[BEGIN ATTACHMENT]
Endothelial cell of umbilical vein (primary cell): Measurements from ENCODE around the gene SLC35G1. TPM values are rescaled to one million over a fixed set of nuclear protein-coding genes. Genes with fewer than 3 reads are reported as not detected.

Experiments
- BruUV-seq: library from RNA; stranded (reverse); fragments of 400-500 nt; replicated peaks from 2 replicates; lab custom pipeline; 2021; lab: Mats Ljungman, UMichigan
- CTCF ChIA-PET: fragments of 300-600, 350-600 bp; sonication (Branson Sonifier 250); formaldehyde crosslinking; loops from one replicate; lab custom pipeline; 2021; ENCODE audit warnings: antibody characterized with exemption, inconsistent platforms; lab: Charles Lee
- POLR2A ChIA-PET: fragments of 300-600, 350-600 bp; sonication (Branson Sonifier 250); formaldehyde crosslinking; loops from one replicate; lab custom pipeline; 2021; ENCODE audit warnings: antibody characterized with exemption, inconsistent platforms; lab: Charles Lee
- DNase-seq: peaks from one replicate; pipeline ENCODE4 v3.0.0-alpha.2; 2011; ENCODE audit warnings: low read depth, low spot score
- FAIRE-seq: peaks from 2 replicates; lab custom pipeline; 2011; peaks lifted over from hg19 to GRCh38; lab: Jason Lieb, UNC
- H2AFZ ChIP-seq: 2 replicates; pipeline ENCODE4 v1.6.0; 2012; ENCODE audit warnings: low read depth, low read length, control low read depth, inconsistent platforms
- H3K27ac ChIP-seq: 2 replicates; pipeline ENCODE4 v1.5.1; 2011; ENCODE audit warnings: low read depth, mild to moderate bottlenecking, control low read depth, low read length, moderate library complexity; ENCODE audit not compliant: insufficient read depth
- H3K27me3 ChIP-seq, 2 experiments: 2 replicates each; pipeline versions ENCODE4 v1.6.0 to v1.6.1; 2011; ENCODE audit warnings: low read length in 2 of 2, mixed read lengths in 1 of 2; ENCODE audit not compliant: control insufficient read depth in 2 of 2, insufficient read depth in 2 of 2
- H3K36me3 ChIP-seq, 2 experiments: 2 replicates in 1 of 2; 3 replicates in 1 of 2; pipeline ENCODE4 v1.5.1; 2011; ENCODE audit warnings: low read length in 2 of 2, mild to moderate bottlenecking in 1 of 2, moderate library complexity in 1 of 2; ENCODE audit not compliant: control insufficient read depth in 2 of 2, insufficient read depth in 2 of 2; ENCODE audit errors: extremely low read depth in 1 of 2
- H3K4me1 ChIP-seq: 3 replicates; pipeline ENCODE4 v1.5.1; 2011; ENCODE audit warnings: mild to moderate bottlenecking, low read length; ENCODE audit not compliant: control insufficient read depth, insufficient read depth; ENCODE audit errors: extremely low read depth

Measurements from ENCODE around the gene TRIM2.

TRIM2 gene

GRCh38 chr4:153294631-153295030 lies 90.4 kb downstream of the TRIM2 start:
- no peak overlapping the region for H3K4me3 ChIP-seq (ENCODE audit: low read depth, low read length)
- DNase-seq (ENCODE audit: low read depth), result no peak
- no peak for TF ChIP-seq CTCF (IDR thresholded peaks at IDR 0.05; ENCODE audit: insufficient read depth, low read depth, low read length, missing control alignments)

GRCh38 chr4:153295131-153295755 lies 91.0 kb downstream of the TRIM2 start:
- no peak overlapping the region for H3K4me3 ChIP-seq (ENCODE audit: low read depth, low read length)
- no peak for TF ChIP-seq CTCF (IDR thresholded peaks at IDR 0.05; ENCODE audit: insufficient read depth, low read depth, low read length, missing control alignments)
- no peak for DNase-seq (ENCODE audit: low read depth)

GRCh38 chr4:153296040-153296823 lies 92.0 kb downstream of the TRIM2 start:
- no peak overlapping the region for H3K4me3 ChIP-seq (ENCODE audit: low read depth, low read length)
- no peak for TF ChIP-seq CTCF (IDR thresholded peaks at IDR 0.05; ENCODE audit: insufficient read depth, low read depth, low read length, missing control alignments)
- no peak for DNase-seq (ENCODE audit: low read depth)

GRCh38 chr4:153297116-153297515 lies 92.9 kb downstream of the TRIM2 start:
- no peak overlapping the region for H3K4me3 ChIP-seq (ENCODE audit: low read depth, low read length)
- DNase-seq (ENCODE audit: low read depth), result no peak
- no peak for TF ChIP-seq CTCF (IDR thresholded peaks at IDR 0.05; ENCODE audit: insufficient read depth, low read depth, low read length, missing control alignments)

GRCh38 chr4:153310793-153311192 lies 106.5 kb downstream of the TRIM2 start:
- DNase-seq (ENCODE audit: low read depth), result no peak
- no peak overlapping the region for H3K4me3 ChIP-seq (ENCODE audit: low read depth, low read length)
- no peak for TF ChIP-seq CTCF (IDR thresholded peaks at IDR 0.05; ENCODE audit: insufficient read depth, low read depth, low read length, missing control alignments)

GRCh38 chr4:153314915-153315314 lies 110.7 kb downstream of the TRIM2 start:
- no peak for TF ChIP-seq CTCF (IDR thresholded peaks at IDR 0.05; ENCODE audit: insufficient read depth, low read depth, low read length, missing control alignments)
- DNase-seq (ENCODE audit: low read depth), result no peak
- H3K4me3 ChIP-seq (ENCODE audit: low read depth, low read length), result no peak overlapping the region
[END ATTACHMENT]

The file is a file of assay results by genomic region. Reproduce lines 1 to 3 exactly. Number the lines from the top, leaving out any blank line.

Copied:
Endothelial cell of umbilical vein (primary cell): Measurements from ENCODE around the gene SLC35G1. TPM values are rescaled to one million over a fixed set of nuclear protein-coding genes. Genes with fewer than 3 reads are reported as not detected.

Experiments
- BruUV-seq: library from RNA; stranded (reverse); fragments of 400-500 nt; replicated peaks from 2 replicates; lab custom pipeline; 2021; lab: Mats Ljungman, UMichigan